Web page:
Selected Passage from the reading
Beauvoir S. (1947) The Ethics of Ambiguity. Personal Freedom and Others
“The fact is that it is very rare for the infantile world to maintain itself beyond adolescence. From childhood on, flaws begin to be revealed in it. With astonishment, revolt and disrespect the child little by little asks himself, “why must I act that way? What good is it? And what will happen if I act in another way?” He discovers his subjectivity; he discovers that of others. And when he arrives at the age of adolescence he begins to vacillate because he notices the contradictions among adults as well as their hesitations and weakness. …” (Beauvoir, 337)
Summary and explanation how the philosopher answers the question “What is the good life?” or “what’s the best way to act/be/think like a human?”
The philosopher argues that man’s happiness stems from him been a child at some point in life and most of the choices made can only be explained by taking place in their childhood. The man considers the world as an entity with ready-made things and enjoys childhood where there is freedom of existence. From the selected passage, it is evident that humans tend to understand how best to act and think as a human being. The philosopher states that the childhood stature cannot survive beyond adolescence since individuals start to identify some problems with it. The child starts to revolt and disrespects the very things he/she used to enjoy doing and questions why they have to act in a particular way. They also question its benefits, and what can happen if they act differently. The adolescence stage enables children to discover several issues about the reality of man, and their weaknesses. It is a process of discovery of own identity and the realization of the true nature of the world they live.
Report of someone else about the idea
I asked my friend about the ideas presented in the passage and gave own perspectives on it. He explained that a child is not fully exposed to the real world and understands life based on their interactions with close relatives. However, as a child grows to adolescence, h/she is predisposed to the reality of life and human nature and starts to identify weaknesses on the people they thought were the pacesetters.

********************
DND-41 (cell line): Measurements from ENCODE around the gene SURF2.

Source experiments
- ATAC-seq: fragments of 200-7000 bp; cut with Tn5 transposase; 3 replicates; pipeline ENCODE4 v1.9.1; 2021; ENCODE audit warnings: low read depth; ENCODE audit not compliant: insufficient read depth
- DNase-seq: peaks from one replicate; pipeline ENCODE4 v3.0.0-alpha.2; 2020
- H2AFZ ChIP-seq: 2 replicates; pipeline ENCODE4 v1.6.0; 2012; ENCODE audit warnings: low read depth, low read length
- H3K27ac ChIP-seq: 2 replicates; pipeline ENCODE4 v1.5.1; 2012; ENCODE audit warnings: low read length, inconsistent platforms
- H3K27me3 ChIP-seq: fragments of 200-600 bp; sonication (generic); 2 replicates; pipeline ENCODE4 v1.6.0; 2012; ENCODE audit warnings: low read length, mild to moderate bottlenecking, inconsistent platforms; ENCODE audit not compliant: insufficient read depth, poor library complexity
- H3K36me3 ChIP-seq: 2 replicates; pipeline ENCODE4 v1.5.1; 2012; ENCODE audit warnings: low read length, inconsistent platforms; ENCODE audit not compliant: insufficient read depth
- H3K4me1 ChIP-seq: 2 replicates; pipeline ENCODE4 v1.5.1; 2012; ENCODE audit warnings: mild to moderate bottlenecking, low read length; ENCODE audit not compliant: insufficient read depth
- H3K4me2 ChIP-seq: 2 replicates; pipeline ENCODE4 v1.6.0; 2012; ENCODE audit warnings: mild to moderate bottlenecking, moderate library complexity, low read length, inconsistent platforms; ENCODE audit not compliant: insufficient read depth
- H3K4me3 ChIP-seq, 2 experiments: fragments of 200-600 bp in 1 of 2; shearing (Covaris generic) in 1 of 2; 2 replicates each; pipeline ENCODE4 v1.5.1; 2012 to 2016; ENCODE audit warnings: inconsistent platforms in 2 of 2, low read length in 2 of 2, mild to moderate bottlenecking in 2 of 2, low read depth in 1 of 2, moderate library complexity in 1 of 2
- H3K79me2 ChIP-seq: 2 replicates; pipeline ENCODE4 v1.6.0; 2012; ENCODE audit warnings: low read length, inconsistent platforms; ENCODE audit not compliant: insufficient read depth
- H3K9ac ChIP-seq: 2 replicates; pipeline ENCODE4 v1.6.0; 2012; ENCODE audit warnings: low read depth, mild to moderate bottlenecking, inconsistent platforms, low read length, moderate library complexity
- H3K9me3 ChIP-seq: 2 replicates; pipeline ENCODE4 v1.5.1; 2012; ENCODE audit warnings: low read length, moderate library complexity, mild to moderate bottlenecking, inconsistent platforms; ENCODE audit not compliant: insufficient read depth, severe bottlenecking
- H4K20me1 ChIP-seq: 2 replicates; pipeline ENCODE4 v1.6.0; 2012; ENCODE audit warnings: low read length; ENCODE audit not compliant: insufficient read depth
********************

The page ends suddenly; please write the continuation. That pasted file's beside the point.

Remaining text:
According to him, the best way to act and think as a human is where individuals have a clear understanding of why they engage in certain issues and how they impact their lives. He stressed the need to question every aspect of human action by evaluating its relevance to day-to-day experiences. According to him, good life entails having the freedom to choose what to do and how to do since the ultimate consequences are handled individually. As such, children reach adolescence and begin to ask questions because they begin to understand the consequences of every action they take.
Applying own experience
I agree with the philosopher that childhood experiences cannot survive beyond adolescence since it is the stage that humans start to discover their true self.
I have gone through various experiences as a human that show that the philosopher is right about how to live the good life. I used to follow instructions that I should not do ‘this or that,’ ‘touch this or that,’ and many other rules. However, I learned in my adolescence stage that I had to make decisions on my own having understood the consequences of whatever action I took. I believe that a good life is all about freedom of expression, movement, and with an open mind to learn new things in life. I agree with the philosopher that the world is not ready made as children think since individuals have to find their place in it and shape their lives. The person I talked to influenced my thinking especially on how humans ought to live with freedom.
Rule or guideline
Human beings ought to live an autonomous life where no one influences the actions of another. It is a critical aspect towards the self-realization of behavior as well as individual’s purpose in life. Since youthful experiences play a crucial role in shaping human life, young people should be allowed to identify their true identity right from their childhood.
The rule only applies to the mentally sound persons and of appropriate age, who can make decisions on their own having understood the consequences.
Abel D.C (1992) Theories of Human Nature: Classical and Contemporary Readings, The ethics of ambiguity Chapter 2
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